The first Arab space mission by the United Arab Emirates to Mars, an unmanned space probe named ‘Hope’, is on its way. Hope was launched after a successful lift-off from the Tanegashima Space Centre in southern Japan. The Japanese rocket carrying the probe made by the UAE launches mars mission lifted off after two previous attempts had been called off due to adverse weather conditions.
A live feed of the probe called “Al-Amal” in Arabic showed people applauding in the Japanese control room once the probe was detached successfully. The mission ‘Hope’ set to Mars is expected to reach in February 2021, coinciding with the 50th anniversary of UAE’s formation.
Sarah Al Amiri, the science head of the mission, spoke about the successful launch. She stated that the impact of the launch on her country will be the same as the impact of Apollo 11’s moon landing on America 51 years ago on the same date: July 20.
“This mission is an important milestone for the UAE launches mars mission and the region,” said Yousuf Hamad AlShaibani. It has already inspired millions of youth regionally to dream big and work hard to achieve what seems impossible,” said director of the UAE’s Mohammed bin Rashid Space Centre, at a post-launch press conference in Japan.
According to Nasa, Mars’ distance from the earth will be short by 62.07 million kilometers, countries are trying to use this as an advantage.
UAE and Mars
UAE doesn’t have experience in space designing and manufacturing like India, the US, Russia, or China, yet it has successfully launched a space probe. For the mission, UAE engineers (trained by American experts) managed to develop the probe in just six years.
The launch probe by UAE will not land on the surface of Mars, instead it will orbit around the planet for one Martian year of 687 days. The mission aims to provide a comprehensive image of the planet’s atmosphere in one Martian year.
Scientists expect the mission to help in developing human understanding about how Mars lost much of its air and a great amount of water. The probe is also seen as a vehicle for inspiration to attract young people from UAE and Arab states to take up science.
The probe is part of a bigger goal — building a human settlement on the Red planet within the next 100 years. The country also plans to reduce its dependence on oil and gas and build a knowledge-based economy in the future.
How the UAE Pulled it Off
The UAE government told the team not to buy a spacecraft from any developed space nations like the US. But design and build the satellite itself.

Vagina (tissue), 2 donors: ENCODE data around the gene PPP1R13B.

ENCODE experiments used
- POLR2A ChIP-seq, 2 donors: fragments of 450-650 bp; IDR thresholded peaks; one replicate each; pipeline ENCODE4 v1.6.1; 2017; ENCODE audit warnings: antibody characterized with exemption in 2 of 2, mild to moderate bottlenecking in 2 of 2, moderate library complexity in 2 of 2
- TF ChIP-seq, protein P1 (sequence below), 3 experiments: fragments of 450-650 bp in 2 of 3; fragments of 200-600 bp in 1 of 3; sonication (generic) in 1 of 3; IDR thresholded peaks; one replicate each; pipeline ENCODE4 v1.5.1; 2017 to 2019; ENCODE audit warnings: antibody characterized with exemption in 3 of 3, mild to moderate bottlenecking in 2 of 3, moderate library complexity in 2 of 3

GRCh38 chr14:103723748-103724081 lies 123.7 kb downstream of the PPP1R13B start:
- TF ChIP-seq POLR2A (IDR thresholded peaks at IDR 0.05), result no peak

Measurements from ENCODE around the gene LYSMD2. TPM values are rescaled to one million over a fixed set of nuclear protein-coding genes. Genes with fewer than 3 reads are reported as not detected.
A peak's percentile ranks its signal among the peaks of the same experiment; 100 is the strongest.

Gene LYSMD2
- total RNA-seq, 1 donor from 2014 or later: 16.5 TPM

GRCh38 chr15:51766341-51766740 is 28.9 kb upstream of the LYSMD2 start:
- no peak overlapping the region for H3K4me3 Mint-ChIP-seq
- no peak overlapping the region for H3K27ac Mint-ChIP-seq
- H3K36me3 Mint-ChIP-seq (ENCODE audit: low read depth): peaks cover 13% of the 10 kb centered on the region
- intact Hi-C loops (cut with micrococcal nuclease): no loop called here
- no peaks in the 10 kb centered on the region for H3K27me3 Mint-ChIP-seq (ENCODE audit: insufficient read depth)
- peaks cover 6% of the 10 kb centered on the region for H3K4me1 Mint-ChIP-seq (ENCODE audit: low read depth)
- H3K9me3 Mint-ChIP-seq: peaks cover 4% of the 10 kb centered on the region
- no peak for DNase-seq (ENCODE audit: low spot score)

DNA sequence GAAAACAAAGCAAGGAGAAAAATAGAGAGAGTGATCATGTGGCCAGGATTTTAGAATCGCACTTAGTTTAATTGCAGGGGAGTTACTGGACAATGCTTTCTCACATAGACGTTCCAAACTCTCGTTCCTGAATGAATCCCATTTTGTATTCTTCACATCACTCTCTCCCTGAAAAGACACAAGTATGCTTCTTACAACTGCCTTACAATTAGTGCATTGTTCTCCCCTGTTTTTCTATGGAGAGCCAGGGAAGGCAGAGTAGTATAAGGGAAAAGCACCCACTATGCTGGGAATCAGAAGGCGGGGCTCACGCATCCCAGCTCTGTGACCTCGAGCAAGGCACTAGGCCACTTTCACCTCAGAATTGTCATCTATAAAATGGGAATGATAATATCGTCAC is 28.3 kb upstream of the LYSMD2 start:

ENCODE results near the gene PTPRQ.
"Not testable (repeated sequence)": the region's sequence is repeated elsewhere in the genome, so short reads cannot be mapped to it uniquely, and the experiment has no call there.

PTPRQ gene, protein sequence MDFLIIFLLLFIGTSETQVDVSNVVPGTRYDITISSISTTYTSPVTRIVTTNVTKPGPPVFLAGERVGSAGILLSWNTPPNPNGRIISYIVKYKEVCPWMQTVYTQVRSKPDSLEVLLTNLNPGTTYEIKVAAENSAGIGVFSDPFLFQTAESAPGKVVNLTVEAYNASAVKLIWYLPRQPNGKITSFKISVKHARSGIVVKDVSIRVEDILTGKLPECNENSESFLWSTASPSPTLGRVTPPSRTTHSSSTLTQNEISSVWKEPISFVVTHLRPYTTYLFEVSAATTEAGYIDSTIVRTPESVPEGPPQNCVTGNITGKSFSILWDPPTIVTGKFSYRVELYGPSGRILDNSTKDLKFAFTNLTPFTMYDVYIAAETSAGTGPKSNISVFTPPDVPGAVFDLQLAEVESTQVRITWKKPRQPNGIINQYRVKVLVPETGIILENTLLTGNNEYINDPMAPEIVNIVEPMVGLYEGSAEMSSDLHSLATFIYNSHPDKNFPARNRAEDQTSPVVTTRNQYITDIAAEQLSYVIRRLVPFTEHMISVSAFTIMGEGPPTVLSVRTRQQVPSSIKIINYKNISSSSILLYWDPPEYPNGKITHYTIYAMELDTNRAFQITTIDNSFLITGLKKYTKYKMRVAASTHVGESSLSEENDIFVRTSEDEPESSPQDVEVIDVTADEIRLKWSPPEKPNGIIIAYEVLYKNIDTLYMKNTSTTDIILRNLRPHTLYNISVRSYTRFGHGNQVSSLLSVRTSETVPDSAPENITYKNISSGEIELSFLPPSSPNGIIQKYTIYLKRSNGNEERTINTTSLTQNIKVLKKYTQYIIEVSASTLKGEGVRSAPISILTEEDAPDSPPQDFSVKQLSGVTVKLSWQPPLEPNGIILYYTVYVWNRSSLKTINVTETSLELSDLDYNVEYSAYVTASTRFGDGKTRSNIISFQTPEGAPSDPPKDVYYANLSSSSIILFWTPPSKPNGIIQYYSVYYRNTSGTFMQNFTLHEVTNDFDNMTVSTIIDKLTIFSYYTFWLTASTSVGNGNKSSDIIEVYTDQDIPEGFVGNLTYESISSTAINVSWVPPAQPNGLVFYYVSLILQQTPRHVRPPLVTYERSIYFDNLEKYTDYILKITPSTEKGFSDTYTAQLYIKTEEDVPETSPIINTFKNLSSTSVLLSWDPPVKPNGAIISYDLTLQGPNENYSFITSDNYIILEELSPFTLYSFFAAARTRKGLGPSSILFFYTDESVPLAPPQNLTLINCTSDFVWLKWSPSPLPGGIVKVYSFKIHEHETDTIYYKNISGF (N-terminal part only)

The concerned department partnered with American universities that have prior experience. Scientists from the Emirates and the United States worked together to design and build the spacecraft and three onboard instruments to study Mars.
Most part of the spacecraft was built at the Laboratory for Atmospheric and Space Physics (LASP) at the University of Colorado, Boulder. Significant work happened at the Mohammed Bin Rashid Space Centre (MBRSC) in Dubai.
The Hope Spacecraft
The spacecraft is carrying three instruments designed by both the US and Emirate scientists: an infrared spectrometer, an ultraviolet spectrometer, and a camera. The spacecraft will be placed at the high orbit- varying from 12,400 miles to 27,000 miles from the surface of the red planet.
The Hope spacecraft, using its camera, will give scientists a complete view of Martian weather throughout the day. Scientists will investigate how dust storms and other weather conditions near the Mars surface speed up or slow the loss of planet’s weather into space.
Message of Pride
The UAE’s government took to Twitter to announce the probe success, “message of pride, hope, and peace to the Arab region, in which we renew the golden age of Arab and Islamic discoveries.”
The race to Mars became famous after the confirmation of water on the planet 10years ago.
Space probes to the red planet have set off since 1960s, of which many have never reached the planet and some failed to land.
“What is unique about this mission is that for the first time the scientific community around the world will have a holistic view of the Martian atmosphere at different times of the day at different seasons,” said Omran Sharaf, the mission’s project manager during a pre-launch event.